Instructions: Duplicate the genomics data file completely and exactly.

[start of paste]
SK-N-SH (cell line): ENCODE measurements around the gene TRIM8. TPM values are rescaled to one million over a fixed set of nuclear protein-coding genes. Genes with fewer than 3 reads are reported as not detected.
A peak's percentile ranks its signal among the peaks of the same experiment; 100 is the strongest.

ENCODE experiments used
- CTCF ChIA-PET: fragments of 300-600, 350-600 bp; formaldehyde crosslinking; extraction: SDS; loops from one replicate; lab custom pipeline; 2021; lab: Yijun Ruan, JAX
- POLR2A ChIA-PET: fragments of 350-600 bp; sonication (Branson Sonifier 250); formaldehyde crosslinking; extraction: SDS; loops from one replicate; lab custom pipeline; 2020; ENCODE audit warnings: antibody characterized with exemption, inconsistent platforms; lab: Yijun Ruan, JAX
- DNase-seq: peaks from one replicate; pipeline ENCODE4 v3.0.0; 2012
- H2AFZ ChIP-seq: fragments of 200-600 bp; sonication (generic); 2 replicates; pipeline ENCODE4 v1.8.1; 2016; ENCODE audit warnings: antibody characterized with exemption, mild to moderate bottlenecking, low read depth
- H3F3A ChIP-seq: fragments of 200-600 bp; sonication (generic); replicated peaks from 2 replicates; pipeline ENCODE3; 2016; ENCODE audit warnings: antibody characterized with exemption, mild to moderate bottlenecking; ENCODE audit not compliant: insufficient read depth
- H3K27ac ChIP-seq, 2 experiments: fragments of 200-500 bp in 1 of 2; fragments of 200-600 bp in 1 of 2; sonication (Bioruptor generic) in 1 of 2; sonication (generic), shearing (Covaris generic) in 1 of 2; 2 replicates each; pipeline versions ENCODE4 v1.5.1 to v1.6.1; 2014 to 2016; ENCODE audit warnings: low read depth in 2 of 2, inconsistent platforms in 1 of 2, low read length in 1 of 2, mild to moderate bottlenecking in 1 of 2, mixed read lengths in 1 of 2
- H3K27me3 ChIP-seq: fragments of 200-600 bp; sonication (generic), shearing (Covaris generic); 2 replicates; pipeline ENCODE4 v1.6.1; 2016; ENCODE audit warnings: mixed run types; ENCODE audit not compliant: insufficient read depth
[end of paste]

SK-N-SH (cell line): ENCODE measurements around the gene TRIM8. TPM values are rescaled to one million over a fixed set of nuclear protein-coding genes. Genes with fewer than 3 reads are reported as not detected.
A peak's percentile ranks its signal among the peaks of the same experiment; 100 is the strongest.

ENCODE experiments used
- CTCF ChIA-PET: fragments of 300-600, 350-600 bp; formaldehyde crosslinking; extraction: SDS; loops from one replicate; lab custom pipeline; 2021; lab: Yijun Ruan, JAX
- POLR2A ChIA-PET: fragments of 350-600 bp; sonication (Branson Sonifier 250); formaldehyde crosslinking; extraction: SDS; loops from one replicate; lab custom pipeline; 2020; ENCODE audit warnings: antibody characterized with exemption, inconsistent platforms; lab: Yijun Ruan, JAX
- DNase-seq: peaks from one replicate; pipeline ENCODE4 v3.0.0; 2012
- H2AFZ ChIP-seq: fragments of 200-600 bp; sonication (generic); 2 replicates; pipeline ENCODE4 v1.8.1; 2016; ENCODE audit warnings: antibody characterized with exemption, mild to moderate bottlenecking, low read depth
- H3F3A ChIP-seq: fragments of 200-600 bp; sonication (generic); replicated peaks from 2 replicates; pipeline ENCODE3; 2016; ENCODE audit warnings: antibody characterized with exemption, mild to moderate bottlenecking; ENCODE audit not compliant: insufficient read depth
- H3K27ac ChIP-seq, 2 experiments: fragments of 200-500 bp in 1 of 2; fragments of 200-600 bp in 1 of 2; sonication (Bioruptor generic) in 1 of 2; sonication (generic), shearing (Covaris generic) in 1 of 2; 2 replicates each; pipeline versions ENCODE4 v1.5.1 to v1.6.1; 2014 to 2016; ENCODE audit warnings: low read depth in 2 of 2, inconsistent platforms in 1 of 2, low read length in 1 of 2, mild to moderate bottlenecking in 1 of 2, mixed read lengths in 1 of 2
- H3K27me3 ChIP-seq: fragments of 200-600 bp; sonication (generic), shearing (Covaris generic); 2 replicates; pipeline ENCODE4 v1.6.1; 2016; ENCODE audit warnings: mixed run types; ENCODE audit not compliant: insufficient read depth